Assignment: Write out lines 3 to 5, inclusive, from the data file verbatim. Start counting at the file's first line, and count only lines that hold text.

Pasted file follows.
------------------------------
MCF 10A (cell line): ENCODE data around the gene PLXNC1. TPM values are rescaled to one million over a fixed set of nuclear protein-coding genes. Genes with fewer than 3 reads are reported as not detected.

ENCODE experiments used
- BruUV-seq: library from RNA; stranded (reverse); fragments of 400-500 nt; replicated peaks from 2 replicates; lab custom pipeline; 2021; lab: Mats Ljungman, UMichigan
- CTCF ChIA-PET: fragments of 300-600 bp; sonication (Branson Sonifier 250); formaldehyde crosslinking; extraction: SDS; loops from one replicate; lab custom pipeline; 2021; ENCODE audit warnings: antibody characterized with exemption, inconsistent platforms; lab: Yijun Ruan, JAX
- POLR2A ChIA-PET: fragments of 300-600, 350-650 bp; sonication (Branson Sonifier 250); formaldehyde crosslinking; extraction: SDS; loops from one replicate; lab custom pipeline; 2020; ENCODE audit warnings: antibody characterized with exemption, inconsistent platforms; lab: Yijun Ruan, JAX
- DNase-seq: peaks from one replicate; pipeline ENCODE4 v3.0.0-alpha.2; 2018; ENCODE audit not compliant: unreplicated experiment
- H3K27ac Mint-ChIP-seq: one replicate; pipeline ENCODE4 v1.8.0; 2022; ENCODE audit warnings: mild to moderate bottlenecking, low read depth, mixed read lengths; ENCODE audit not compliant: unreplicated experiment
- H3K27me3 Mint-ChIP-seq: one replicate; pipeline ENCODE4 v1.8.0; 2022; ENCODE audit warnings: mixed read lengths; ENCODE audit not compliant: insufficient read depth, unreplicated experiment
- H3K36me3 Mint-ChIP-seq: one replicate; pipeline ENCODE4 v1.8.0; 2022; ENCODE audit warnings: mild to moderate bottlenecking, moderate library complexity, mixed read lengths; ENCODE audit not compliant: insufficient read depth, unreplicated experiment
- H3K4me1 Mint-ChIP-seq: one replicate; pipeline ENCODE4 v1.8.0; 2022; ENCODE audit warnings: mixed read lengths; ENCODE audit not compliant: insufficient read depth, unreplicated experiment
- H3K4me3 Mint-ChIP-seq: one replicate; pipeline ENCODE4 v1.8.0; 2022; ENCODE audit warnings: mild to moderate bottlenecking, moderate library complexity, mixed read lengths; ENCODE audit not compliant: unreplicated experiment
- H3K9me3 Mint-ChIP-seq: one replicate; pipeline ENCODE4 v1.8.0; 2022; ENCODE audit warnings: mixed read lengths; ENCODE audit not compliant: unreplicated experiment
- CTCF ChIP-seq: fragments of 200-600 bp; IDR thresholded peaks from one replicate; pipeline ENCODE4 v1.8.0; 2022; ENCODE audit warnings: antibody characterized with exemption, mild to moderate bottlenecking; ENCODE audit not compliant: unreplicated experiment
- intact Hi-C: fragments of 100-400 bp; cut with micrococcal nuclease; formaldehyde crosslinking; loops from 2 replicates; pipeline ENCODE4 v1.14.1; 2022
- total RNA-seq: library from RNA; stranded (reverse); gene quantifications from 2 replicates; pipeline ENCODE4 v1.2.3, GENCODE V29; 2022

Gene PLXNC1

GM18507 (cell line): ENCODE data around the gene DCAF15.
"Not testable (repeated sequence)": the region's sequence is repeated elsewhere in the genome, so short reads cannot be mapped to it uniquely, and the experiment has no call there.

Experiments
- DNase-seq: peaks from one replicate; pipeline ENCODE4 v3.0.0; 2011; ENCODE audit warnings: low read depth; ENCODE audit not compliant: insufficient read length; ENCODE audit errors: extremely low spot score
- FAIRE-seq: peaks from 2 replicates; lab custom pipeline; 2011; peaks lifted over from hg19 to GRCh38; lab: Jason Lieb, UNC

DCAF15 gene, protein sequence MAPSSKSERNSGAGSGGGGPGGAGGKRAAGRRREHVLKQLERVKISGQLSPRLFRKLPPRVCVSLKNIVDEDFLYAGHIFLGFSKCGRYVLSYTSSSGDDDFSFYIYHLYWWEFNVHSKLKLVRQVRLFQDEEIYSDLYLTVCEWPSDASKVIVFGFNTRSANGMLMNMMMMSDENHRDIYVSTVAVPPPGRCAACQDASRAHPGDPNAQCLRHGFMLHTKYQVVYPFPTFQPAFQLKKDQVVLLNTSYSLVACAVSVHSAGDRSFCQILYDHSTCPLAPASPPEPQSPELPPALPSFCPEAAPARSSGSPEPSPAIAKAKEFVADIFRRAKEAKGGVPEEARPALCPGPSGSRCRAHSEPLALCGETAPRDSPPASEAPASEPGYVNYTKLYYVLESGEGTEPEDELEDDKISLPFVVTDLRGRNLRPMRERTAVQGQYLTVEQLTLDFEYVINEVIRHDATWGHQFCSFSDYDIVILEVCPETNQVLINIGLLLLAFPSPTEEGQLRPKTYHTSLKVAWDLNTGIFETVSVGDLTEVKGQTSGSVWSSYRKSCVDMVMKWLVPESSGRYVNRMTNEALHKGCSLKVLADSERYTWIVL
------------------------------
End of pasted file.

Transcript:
- BruUV-seq: library from RNA; stranded (reverse); fragments of 400-500 nt; replicated peaks from 2 replicates; lab custom pipeline; 2021; lab: Mats Ljungman, UMichigan
- CTCF ChIA-PET: fragments of 300-600 bp; sonication (Branson Sonifier 250); formaldehyde crosslinking; extraction: SDS; loops from one replicate; lab custom pipeline; 2021; ENCODE audit warnings: antibody characterized with exemption, inconsistent platforms; lab: Yijun Ruan, JAX
- POLR2A ChIA-PET: fragments of 300-600, 350-650 bp; sonication (Branson Sonifier 250); formaldehyde crosslinking; extraction: SDS; loops from one replicate; lab custom pipeline; 2020; ENCODE audit warnings: antibody characterized with exemption, inconsistent platforms; lab: Yijun Ruan, JAX